Reaction coordinate
Generic depiction of an "initial state" of a reaction system, at a specific value of energy, which may proceed through any of various reaction pathways, in its course of action towards a "final state", signified by a specific value of energy, at a later point in time (or concentration) on the reaction coordinate. [1]
In thermodynamics, final state, as compared to an initial state, refers, generally, to the measurement of the free energy or the reactants, graphically shown on the reaction coordinate, at the end or final second at the last stage of the reaction sequence. The two different states, are often explained in terms of differences in the bonding geometries, bonding changes, and bond energies of the products as compared to the reactants.

In 1993, American chemist Martin Goldstein gave the following example of what is meant by initial versus final in the context of "states", specifically in regards to how one would go about calculating the Gibbs free energy of formation of a mouse (or by extrapolation a human): [2]

“To apply thermodynamics to the problem of how life got started, we must ask what net energy and entropy changes would have been is simple chemical substances, present when the earth was young, were converted into living matter [as in the formation of a mouse] … to answer this question [for each process], we must determine the energies and entropies of everything in the initial state and final state.”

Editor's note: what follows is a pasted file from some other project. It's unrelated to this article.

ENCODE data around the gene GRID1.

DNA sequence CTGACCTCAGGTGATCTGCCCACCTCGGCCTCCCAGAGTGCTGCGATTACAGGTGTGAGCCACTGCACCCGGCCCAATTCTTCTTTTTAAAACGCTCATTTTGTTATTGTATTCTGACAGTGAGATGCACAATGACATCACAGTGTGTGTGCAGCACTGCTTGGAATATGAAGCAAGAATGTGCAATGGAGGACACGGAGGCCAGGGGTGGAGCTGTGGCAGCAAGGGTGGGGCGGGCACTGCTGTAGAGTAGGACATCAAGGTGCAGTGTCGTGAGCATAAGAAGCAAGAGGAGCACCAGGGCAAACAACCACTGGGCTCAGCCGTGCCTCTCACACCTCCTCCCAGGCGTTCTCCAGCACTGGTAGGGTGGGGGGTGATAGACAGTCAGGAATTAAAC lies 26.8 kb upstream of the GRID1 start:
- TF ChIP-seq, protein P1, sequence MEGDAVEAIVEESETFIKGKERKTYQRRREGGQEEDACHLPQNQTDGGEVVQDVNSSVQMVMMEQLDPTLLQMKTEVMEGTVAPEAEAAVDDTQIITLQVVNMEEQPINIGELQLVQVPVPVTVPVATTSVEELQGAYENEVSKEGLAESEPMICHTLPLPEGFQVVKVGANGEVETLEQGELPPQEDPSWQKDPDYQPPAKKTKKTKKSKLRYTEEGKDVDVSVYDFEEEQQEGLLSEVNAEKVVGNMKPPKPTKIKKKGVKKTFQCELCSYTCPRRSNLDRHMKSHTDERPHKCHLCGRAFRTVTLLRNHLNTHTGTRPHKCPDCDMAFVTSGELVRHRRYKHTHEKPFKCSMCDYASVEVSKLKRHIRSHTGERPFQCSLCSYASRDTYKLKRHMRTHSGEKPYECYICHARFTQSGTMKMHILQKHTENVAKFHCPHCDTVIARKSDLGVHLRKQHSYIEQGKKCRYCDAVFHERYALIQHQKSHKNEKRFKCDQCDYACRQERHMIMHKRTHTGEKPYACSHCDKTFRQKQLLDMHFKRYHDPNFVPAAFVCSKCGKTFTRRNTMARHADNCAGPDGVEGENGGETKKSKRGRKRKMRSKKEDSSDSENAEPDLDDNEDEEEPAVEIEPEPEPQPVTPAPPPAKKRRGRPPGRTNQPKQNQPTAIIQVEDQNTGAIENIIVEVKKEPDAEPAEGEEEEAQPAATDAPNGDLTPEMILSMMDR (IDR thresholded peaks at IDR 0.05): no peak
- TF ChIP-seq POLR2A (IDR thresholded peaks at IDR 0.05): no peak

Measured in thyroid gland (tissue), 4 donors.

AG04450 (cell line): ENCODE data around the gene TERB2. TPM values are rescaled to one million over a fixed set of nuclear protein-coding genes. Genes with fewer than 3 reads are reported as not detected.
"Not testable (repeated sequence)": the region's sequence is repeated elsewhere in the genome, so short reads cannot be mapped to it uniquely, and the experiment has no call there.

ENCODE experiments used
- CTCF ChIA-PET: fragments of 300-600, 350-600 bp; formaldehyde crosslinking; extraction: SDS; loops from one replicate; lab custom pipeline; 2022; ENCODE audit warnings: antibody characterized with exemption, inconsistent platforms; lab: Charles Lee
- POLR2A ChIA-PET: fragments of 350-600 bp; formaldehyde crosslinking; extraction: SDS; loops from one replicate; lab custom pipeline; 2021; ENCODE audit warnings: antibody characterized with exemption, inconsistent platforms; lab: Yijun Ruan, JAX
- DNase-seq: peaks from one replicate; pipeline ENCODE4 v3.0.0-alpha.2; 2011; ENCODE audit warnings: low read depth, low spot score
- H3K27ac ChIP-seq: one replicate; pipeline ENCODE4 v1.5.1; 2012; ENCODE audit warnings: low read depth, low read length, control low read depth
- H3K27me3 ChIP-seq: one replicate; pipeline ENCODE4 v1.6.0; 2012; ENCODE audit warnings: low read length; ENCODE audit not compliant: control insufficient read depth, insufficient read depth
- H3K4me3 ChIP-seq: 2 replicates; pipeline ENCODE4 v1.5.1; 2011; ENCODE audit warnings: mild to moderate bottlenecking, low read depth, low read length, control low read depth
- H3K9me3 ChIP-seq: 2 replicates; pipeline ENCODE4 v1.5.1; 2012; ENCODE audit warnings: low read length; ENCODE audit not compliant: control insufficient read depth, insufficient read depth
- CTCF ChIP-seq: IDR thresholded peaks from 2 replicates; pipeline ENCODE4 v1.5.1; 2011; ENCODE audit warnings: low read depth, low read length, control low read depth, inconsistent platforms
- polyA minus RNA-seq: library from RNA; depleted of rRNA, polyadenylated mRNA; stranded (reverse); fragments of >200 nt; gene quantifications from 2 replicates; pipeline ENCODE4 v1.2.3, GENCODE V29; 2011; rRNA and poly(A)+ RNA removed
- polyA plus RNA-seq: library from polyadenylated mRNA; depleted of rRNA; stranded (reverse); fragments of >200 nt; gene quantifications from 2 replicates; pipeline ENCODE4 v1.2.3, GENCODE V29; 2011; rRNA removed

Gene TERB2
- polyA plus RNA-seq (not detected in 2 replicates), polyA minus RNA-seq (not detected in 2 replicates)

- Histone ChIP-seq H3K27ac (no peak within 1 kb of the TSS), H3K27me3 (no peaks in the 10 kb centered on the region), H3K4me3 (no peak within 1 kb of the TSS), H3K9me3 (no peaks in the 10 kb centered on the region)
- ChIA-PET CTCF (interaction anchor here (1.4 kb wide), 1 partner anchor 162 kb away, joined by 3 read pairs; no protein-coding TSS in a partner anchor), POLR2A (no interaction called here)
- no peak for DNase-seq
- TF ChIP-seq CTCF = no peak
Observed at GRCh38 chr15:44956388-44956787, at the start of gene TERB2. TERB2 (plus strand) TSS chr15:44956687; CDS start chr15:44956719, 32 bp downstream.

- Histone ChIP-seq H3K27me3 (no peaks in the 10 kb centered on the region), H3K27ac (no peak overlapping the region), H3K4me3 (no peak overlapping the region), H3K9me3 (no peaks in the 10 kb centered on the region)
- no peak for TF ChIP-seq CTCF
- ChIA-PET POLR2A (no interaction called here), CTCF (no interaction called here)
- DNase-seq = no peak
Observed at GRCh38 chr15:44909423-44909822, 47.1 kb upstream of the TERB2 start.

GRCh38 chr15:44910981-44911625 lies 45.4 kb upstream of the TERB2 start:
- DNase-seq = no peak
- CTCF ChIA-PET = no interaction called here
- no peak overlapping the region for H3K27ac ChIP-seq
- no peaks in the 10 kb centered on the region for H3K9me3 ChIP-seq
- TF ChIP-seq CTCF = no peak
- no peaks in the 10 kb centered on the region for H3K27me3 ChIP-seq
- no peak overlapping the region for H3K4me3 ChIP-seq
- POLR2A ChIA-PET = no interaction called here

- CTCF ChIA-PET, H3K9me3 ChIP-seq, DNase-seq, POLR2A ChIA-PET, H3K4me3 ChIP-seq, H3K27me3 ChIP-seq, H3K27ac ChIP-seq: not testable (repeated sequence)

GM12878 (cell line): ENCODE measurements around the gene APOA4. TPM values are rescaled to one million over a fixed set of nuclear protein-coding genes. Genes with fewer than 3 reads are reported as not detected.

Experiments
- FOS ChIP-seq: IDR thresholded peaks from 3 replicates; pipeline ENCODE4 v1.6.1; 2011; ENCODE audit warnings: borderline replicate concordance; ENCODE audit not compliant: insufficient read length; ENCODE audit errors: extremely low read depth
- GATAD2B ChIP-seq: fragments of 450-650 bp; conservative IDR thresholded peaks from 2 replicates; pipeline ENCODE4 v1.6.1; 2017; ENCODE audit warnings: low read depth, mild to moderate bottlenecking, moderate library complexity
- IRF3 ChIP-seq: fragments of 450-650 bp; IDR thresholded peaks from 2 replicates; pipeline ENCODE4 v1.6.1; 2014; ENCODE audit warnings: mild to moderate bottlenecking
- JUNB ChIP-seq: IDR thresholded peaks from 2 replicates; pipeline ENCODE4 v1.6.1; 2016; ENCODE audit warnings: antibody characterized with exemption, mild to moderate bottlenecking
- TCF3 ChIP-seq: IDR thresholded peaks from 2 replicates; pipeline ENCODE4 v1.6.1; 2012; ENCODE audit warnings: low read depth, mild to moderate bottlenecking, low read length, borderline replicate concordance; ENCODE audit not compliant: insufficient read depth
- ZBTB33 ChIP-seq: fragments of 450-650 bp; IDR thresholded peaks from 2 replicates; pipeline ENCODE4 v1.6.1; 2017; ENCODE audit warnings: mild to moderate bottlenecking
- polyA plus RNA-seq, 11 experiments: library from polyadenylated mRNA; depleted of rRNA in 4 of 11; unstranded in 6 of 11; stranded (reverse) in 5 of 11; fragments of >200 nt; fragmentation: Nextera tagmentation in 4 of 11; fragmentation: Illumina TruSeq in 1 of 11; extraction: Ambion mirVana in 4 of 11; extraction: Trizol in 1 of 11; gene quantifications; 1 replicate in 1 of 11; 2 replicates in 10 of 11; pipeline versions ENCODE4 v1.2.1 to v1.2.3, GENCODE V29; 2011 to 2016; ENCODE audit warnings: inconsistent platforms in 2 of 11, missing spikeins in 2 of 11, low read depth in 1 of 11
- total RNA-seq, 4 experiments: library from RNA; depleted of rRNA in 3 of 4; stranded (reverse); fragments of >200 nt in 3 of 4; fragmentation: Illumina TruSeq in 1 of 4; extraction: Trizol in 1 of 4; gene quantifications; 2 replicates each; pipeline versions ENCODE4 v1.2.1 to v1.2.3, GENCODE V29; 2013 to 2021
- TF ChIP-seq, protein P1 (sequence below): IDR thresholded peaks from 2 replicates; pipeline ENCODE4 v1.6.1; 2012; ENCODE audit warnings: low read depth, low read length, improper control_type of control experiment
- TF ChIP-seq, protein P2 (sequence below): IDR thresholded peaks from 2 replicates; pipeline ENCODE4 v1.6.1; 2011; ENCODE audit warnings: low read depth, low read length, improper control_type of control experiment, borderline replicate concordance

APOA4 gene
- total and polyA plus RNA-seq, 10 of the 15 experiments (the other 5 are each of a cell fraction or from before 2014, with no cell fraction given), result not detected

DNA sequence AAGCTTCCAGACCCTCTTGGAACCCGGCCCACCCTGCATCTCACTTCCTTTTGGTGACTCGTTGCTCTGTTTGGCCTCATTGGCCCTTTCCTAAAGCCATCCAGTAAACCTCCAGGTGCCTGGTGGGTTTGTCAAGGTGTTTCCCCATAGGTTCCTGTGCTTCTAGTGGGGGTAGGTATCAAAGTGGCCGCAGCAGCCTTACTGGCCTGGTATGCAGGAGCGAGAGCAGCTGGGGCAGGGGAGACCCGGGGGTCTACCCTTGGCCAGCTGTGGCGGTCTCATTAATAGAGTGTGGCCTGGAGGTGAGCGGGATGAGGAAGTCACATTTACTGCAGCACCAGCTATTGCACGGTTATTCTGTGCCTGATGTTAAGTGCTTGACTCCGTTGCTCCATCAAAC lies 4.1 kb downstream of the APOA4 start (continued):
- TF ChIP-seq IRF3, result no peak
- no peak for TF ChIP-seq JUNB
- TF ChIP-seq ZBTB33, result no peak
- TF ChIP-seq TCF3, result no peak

In other words, the initial state is one point in time in the course of the reaction, typically the beginning, or point at which reactant collision occurs, millisecond in which the reaction becomes activated, or time at which the reactants are introduced into the reacting system. The final state is some amount of time (seconds, minutes, days, or years, etc.) following the start of the reaction.

1. Wallace, Thomas P. (2009). Wealth, Energy, and Human Values: the Dynamics of Decaying Civilizations from Ancient Greece to America (Appendix A: The Fundamentals of Thermodynamics Applied to Socioeconomics, pgs. 469-89; Graph, pg. 474.). AuthorHouse.
2. Goldstein, Martin and Goldstein, Inge F. (1993). The Refrigerator and the Universe: Understanding the Laws of Energy (section: Entropy of a mouse, pgs. 297-99). Harvard University Press.

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